After listening to Holden talk for a couple of hours, I'm willing to accept that his intentions are to somehow come up with an innovative charitable model that will make a significant mark on the world of philanthropy, and be celebrated for it. This model isn't it, though. I don't wish him ill and I'm sure this is an absoutely terrible experience to go through, but I think there is the potential to take what has happened, engineer a curriculum for himself which will allow him to observe, ask questions, listen, and learn more about philanthropy from people who know a lot about it before trying again."
Off-site link, opens in new window MeTa: GiveWell, or give 'm hell? (posted by Miko at 2:42 PM on January 2)

"Among other things, some of the numbers are sharpened. Holden earned $275K at his hedge fund gig; he put $10K of his own money into the $325K total raised to start Givewell, and he works out of his Brooklyn apartment.
Sheesh. This is a very low budget operation."
Off-site link, opens in new window MeTa: GiveWell, or give 'm hell? (posted by fourcheesemac at 6:26 PM on January 2)


This is it for this week. Have a great weekend, everyone. coverage...

There's a new page on the Metafilter Wiki that links to the various weblog posts and discussions about and its implications for non-profits and the Internet. It's good to see such a lot of interesting and thoughtful discussion going on. (And seeing my earlier posts linked there made for a nice bit of recursion, thanks.)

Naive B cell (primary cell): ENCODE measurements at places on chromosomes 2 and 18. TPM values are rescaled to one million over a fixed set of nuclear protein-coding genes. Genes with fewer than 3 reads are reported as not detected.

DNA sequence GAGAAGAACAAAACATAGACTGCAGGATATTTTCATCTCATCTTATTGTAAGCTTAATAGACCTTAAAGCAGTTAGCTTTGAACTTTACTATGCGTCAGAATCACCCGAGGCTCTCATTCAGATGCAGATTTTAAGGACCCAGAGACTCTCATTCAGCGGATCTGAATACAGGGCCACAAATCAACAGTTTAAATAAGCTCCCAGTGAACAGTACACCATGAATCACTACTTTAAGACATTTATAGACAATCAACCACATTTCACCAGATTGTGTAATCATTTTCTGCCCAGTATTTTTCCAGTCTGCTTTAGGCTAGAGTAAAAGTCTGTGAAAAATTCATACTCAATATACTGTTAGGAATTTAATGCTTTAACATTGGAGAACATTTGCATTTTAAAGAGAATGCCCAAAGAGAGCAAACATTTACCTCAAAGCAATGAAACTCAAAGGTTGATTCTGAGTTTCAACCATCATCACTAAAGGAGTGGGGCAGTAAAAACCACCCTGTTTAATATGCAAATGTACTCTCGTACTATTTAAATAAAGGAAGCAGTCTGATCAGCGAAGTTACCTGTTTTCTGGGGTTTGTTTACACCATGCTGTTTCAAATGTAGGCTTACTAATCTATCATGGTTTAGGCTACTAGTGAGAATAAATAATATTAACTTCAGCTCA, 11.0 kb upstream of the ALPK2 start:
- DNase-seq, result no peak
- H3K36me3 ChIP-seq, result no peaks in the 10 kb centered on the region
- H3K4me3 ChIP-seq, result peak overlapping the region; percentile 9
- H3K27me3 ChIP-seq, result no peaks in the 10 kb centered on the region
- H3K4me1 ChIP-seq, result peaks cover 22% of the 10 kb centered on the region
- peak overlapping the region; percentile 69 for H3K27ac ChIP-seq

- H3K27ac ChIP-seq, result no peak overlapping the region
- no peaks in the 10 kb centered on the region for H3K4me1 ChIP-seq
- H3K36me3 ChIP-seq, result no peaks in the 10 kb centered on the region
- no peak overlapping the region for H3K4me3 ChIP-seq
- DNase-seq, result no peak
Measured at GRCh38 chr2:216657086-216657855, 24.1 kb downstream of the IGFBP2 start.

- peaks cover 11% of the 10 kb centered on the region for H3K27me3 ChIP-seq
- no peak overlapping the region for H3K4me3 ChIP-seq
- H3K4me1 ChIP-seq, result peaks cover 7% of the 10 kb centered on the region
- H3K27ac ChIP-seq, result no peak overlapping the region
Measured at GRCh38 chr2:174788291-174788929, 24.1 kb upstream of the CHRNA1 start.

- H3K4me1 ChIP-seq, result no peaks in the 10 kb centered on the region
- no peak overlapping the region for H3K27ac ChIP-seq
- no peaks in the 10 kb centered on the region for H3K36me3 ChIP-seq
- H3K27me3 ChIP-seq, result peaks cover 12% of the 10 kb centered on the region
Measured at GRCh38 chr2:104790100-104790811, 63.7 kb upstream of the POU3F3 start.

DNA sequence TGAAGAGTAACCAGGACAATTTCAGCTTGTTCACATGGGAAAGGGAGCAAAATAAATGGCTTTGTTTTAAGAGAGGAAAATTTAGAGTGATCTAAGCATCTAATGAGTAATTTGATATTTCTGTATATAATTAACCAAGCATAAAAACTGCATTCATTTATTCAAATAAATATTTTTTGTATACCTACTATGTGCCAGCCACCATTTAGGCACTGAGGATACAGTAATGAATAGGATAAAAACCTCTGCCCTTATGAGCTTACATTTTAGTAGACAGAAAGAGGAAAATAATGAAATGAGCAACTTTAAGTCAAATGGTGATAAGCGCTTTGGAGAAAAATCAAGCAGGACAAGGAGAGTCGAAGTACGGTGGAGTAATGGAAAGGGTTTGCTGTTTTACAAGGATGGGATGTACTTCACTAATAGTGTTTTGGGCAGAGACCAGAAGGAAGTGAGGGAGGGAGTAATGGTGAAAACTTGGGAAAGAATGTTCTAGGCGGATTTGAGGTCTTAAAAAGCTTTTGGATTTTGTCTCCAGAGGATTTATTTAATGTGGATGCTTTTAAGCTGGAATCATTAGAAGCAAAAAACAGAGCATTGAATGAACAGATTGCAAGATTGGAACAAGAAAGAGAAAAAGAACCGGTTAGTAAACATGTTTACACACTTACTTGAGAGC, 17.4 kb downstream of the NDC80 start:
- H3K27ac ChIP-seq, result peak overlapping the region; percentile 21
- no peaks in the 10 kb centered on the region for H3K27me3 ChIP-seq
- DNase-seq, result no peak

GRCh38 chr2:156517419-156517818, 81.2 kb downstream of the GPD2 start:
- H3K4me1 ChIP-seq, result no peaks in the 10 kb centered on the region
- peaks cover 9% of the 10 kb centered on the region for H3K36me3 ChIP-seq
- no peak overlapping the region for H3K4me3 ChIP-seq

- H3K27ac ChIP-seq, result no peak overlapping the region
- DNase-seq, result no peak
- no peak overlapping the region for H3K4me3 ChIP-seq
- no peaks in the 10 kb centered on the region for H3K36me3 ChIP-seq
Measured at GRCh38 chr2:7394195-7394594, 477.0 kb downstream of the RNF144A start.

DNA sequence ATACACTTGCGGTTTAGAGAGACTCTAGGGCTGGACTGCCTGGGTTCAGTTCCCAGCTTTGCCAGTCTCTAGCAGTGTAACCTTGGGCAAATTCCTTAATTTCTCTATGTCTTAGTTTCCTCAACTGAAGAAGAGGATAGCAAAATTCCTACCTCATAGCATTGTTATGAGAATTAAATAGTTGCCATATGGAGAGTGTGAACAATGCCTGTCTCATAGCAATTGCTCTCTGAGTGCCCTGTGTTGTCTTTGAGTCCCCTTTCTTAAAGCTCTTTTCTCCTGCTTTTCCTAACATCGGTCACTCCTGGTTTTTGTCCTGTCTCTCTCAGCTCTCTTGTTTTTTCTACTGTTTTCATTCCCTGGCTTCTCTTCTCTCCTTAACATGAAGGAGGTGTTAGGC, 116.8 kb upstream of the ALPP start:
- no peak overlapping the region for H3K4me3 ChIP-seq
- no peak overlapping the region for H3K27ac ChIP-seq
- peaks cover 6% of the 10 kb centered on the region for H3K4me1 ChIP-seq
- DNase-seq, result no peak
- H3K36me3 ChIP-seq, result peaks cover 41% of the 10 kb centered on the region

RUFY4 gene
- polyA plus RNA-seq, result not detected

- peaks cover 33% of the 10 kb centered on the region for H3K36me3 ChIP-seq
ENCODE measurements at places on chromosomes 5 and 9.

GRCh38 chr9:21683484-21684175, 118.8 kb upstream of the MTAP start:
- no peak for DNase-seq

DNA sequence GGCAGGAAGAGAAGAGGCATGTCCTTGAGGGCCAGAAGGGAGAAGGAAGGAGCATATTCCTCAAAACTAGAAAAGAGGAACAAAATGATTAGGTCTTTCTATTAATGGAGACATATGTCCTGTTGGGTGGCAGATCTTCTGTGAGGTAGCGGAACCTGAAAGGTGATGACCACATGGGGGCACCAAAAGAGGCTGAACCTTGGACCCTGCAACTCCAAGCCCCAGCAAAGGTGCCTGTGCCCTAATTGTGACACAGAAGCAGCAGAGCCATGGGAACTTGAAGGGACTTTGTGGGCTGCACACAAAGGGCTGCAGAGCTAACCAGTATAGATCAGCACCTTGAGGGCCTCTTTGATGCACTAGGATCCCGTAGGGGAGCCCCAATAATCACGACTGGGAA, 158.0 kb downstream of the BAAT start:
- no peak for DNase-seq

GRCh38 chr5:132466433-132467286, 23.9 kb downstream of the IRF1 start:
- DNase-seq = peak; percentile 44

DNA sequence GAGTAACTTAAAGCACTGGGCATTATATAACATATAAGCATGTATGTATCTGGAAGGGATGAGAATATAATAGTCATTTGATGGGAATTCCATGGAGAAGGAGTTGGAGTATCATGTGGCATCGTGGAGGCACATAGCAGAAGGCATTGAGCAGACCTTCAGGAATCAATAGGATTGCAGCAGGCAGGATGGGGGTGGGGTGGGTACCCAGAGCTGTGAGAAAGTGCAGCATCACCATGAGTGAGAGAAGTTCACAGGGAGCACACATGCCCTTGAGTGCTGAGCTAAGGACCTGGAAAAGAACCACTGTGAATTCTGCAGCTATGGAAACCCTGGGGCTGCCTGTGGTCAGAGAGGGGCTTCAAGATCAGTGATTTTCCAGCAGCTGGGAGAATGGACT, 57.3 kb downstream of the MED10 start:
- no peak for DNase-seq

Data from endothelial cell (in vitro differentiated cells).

Off-site link, opens in new window Metafilter Wiki: Givewell coverage


What goes around, comes around. revisited

Back in 2005, I wrote this about the risks of exploiting peer-to-peer networks for viral marketing:

To a marketeer, the wealth of peer-to-peer networks on the Internet will appear like an opportunity waiting to be exploited. There is, however, a down-side. (Isn't there always?) Within Internet culture, honesty and trust are core values. If a viral marketing campaign leaves people feeling cheated they're going to resent it, and they're going to use those convenient peer-to-peer networks to tell the world exactly how they feel.

It seems that for the cat is out of the bag now.
Off-site link, opens in new window New York Magazine: Hedge-funders use their skills for evil, not good

A short and sweet summary of what's going on.
Off-site link, opens in new window Uncivil society: Hubris 2.0 - five lessons of the Givewell Metafilter controversy

The discussion on Metafilter is still going on and it's a fascinating read, though wading through over 1 megabyte of occasionally quite chaotic discussion might not be for everyone. A 'Cliff notes' version has now been posted on the Wiki.